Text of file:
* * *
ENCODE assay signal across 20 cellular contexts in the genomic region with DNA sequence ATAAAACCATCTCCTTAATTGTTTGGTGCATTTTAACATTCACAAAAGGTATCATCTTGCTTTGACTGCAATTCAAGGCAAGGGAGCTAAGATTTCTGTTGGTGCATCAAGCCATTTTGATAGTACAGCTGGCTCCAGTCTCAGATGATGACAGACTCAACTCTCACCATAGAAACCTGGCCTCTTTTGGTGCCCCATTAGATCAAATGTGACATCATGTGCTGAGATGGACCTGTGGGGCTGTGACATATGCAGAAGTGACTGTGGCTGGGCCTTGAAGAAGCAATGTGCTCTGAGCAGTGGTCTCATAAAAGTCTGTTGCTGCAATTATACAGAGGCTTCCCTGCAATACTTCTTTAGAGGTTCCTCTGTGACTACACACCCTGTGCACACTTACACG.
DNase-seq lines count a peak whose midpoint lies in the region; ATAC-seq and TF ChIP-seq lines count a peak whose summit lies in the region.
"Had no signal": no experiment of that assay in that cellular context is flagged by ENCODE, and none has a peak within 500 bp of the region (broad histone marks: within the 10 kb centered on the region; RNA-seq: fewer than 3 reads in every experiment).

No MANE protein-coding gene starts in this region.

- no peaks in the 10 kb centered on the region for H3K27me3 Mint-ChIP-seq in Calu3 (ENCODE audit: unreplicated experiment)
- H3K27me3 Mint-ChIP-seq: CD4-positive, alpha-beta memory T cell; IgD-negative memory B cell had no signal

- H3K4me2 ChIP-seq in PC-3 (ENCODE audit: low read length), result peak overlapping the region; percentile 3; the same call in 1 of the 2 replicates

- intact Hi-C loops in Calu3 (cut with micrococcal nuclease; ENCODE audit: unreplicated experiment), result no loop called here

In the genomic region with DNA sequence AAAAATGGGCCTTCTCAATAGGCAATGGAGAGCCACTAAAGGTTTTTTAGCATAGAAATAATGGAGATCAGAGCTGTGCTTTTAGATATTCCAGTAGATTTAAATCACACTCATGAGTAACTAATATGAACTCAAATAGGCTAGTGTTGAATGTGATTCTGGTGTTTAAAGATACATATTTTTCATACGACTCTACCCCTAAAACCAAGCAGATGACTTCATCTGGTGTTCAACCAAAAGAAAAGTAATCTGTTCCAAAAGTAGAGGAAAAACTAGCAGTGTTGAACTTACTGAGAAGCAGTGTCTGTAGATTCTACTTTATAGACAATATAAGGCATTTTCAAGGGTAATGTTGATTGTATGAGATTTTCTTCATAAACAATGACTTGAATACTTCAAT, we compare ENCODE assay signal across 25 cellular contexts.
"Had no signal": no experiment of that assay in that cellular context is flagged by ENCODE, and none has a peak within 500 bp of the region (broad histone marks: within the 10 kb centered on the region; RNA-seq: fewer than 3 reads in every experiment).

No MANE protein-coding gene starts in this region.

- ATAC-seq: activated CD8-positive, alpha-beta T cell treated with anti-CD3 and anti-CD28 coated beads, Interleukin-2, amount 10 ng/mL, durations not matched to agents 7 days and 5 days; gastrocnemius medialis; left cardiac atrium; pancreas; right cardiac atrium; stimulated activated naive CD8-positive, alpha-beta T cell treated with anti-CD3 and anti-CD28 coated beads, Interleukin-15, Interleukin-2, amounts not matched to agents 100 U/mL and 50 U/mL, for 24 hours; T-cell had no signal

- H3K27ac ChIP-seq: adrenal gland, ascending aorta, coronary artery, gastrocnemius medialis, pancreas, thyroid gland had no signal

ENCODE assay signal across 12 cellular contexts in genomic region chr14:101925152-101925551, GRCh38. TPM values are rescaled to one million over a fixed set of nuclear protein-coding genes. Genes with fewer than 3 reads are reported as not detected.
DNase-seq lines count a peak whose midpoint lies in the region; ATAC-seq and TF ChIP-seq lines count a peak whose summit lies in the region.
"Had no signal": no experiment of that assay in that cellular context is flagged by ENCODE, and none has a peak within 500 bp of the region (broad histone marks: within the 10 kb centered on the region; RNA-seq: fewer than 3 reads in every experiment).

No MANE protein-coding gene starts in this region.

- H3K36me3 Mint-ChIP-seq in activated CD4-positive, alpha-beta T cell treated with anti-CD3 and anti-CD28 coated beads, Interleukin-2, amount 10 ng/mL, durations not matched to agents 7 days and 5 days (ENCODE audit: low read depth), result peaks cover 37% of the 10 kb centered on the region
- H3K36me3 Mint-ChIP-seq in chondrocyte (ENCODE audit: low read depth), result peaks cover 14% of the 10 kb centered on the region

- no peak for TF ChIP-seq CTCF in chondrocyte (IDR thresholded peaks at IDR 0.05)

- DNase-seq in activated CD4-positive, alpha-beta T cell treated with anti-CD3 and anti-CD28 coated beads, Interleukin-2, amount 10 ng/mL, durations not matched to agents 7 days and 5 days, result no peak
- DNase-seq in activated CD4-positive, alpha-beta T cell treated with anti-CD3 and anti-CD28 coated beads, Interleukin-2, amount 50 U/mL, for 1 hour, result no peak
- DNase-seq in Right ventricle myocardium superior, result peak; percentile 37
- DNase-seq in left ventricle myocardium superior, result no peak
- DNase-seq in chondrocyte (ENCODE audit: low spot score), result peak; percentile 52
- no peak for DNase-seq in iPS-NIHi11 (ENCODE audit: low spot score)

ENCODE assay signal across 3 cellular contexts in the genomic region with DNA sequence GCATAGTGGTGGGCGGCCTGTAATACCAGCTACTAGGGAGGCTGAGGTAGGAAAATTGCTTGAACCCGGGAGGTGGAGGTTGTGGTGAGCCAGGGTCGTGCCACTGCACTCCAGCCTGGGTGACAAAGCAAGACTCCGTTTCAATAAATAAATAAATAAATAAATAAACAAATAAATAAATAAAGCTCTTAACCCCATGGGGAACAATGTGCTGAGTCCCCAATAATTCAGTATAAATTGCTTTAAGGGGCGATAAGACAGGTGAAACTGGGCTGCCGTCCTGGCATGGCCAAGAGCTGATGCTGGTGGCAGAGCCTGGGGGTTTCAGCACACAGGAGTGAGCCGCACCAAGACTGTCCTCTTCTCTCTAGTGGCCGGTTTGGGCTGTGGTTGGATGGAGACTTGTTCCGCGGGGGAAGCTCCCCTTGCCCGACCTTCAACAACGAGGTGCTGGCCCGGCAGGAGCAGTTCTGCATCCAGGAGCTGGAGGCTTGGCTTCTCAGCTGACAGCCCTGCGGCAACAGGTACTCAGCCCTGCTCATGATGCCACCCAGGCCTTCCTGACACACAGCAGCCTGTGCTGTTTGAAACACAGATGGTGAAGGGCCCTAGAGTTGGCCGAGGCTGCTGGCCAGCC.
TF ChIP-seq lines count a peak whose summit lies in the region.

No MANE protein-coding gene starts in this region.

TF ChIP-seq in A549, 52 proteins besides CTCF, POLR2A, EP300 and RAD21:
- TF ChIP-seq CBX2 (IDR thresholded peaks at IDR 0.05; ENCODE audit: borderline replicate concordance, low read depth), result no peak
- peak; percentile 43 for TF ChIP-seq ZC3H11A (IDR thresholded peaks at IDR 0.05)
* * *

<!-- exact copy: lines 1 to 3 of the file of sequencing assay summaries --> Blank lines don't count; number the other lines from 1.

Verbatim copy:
ENCODE assay signal across 20 cellular contexts in the genomic region with DNA sequence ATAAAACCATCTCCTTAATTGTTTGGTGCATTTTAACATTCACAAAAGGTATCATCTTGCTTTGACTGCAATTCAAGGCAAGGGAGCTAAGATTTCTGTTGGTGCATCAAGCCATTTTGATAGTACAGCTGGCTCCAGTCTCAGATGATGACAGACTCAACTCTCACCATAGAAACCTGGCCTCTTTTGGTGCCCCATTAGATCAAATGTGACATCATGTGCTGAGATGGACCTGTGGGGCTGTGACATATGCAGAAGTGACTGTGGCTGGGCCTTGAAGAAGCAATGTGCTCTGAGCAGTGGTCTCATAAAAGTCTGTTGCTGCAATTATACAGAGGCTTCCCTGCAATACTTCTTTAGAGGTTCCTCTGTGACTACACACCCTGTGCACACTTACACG.
DNase-seq lines count a peak whose midpoint lies in the region; ATAC-seq and TF ChIP-seq lines count a peak whose summit lies in the region.
"Had no signal": no experiment of that assay in that cellular context is flagged by ENCODE, and none has a peak within 500 bp of the region (broad histone marks: within the 10 kb centered on the region; RNA-seq: fewer than 3 reads in every experiment).